Valve is rolling out a new feature on its Steam gaming platform called Steam Tags. If you have a blog on the Internet, or visit sites that use tags frequently, you know already how this works.
Basically, instead of just adding a game to a category, you can use tags that describe it in detail. So, instead of calling Call of Duty Ghosts an action game, you can add descriptive tags to it that fit the genre better. From shooter over military to fps for example.
What makes Steam Tags special is that it is entirely community based. If you are a Steam user, you can tag any game you want, even those that you do not own, with anything you want.
Yes, that led to abuse already but more about that later.
Tags can be browsed just like categories, which is probably the most important feature introduced here. If you like Tim Schafer, 4x or medieval RPGs, then you can use tags to browse only games that have been tagged this way.
And since you are more likely to trust the tagging of your friends, you can filter by those tags as well.
Whenever you open a game on Steam, you see a selection of popular tags on the right. While limited here to a handful of tags, there does not appear to be a tag limit which means that games can theoretically have hundreds of tags assigned to them.
You can click on the plus icon to open a list of tags, which also displays each tags popularity to you.
And as you can see from the screenshot above, most of the tags do not really describe the genre or theme of the game at all.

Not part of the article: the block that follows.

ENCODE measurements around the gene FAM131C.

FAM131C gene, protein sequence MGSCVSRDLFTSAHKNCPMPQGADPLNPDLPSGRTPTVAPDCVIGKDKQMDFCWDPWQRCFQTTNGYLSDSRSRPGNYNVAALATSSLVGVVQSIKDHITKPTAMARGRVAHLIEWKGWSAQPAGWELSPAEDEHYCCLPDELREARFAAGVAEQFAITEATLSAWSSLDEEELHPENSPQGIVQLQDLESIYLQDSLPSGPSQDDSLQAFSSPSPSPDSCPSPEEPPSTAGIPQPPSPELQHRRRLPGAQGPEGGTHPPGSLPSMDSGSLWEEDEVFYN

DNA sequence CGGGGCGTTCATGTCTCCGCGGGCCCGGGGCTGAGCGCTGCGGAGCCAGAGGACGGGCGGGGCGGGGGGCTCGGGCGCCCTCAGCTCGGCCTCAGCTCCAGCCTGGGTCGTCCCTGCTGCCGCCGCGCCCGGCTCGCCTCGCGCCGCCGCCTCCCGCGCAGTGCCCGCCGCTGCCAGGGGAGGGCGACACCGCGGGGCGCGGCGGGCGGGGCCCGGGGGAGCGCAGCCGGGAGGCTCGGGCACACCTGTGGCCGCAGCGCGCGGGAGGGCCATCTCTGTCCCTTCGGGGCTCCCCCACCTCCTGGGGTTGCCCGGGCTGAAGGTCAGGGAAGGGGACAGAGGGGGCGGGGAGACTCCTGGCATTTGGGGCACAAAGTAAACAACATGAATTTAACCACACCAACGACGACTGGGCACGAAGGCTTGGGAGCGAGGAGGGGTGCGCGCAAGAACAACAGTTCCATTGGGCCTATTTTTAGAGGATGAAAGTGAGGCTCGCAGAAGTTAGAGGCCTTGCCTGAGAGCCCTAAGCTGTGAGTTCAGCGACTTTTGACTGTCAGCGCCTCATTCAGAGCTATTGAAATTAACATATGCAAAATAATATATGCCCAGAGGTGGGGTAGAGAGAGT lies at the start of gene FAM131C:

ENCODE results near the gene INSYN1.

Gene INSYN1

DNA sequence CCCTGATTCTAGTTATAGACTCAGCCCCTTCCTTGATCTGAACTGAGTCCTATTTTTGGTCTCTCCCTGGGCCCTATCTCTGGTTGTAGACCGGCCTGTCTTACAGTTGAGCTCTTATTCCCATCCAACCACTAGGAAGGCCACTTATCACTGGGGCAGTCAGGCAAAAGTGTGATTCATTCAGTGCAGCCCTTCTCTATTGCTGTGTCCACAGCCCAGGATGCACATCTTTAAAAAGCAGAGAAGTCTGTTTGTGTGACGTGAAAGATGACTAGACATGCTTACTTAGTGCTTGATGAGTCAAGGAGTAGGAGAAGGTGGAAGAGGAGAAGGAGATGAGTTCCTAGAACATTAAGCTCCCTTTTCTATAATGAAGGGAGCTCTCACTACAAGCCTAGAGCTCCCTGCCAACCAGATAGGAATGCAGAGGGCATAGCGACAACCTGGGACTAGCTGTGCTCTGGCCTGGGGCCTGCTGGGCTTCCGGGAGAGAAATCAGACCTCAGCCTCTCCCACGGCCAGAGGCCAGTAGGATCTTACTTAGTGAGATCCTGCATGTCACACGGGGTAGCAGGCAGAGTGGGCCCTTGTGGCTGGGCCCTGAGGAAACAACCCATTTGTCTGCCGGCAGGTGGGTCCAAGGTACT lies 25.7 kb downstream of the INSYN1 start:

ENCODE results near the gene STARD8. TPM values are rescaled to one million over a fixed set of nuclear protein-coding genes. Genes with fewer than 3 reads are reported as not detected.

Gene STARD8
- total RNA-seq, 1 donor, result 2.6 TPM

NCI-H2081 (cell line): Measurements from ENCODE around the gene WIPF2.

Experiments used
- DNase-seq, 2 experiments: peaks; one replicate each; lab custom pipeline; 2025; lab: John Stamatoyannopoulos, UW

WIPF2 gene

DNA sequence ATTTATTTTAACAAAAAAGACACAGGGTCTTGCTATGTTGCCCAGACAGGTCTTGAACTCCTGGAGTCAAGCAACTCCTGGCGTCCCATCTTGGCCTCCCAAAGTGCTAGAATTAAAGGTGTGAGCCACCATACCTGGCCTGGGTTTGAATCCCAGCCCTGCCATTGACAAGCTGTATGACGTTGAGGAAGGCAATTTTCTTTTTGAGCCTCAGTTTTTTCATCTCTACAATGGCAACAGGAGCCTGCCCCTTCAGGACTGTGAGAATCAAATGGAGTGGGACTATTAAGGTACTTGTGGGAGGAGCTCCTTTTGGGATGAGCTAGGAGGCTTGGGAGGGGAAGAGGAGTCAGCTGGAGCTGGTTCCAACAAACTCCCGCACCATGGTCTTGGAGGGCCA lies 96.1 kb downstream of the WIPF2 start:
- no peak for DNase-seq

This is not the case for all games, but if you check out Call of Duty Ghosts, you will notice that the top five tags displayed on the game's store page are all non-genre descriptive in nature. They are: garbage, dog, bad, fish ai and poor quality.
Another example? Game Tycoon's top five tags are: rip-off, Don't buy this!, broken, crap and junk.
Unrelated to specific games are tags such as beard simulator, not Shenmue, or Put Flappy Birds on Steam, which you also find assigned to various games on the site.
That's a problem, since tags have been designed to help you find games faster, not browse games based on player perception, ratings or totally unrelated words or phrases.
Now, this is not an issue for all games that you browse on Steam. Many are tagged appropriately and you won't find unrelated tags listed on the store page directly.
It is likely that time will sort out these issues, as the majority of Steam users are likely going to assign proper tags to games.
It does not stop here though. Steam displays a new "For You" section in the client. It highlights games recommended by Steam, by your friends, and also displays five or so tags that Steam recommends for you.
If you take a look at the screenshot above, you will notice that one of the five tags is not really descriptive at all. This tag seems to make the rounds on Steam, as it is used to tag a wide variety of games on the platform.
Another issue that you may run into is that games that you already own are displayed when you browse tags. This may not be a big issue, but an option to filter out those games to improve the browsing of the remaining games would help.
Steam's tagging feature is in beta right now, and rightfully so. Once it gets over the initial trolling phase, it is likely that it is going to be a helpful tool for users of the platform to find games that they are interested in. For now, take it with a grain of salt.
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Ghacks is a technology news blog that was founded in 2005 by Martin Brinkmann. It has since then become one of the most popular tech news sites on the Internet with five authors and regular contributions from freelance writers.